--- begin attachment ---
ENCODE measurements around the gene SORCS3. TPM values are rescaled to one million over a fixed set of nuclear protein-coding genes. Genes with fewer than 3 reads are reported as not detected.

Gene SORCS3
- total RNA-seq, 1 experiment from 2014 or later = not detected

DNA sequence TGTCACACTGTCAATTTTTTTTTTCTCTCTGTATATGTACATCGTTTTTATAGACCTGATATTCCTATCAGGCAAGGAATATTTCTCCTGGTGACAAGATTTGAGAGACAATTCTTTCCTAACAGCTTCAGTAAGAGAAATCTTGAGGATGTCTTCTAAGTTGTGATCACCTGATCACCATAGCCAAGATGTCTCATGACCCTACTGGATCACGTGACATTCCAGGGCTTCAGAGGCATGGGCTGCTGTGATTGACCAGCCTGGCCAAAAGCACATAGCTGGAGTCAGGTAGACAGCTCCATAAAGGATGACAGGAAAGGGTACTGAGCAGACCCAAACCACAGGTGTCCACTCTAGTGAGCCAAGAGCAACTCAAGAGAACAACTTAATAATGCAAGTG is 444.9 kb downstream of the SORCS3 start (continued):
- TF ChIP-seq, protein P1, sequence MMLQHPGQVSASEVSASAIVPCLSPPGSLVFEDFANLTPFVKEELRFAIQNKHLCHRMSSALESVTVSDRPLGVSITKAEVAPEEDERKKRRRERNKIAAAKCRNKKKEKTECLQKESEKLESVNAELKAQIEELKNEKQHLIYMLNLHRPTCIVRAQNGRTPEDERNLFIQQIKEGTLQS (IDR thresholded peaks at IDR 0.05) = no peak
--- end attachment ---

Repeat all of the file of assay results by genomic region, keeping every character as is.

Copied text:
ENCODE measurements around the gene SORCS3. TPM values are rescaled to one million over a fixed set of nuclear protein-coding genes. Genes with fewer than 3 reads are reported as not detected.

Gene SORCS3
- total RNA-seq, 1 experiment from 2014 or later = not detected

DNA sequence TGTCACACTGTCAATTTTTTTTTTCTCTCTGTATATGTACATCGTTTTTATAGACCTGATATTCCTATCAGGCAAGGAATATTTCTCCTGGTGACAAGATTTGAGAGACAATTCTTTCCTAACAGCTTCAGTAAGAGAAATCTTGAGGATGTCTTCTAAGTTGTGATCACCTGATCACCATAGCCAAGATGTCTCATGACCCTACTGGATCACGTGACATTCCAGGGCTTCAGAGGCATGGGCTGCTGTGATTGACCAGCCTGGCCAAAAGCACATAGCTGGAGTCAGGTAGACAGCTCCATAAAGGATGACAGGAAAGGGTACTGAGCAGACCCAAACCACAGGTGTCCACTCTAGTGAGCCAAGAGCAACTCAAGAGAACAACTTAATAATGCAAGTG is 444.9 kb downstream of the SORCS3 start (continued):
- TF ChIP-seq, protein P1, sequence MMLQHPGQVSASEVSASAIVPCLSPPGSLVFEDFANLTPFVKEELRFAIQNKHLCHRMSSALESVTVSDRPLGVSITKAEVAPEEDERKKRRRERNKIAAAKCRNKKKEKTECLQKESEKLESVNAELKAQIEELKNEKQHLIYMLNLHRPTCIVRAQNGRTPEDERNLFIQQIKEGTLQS (IDR thresholded peaks at IDR 0.05) = no peak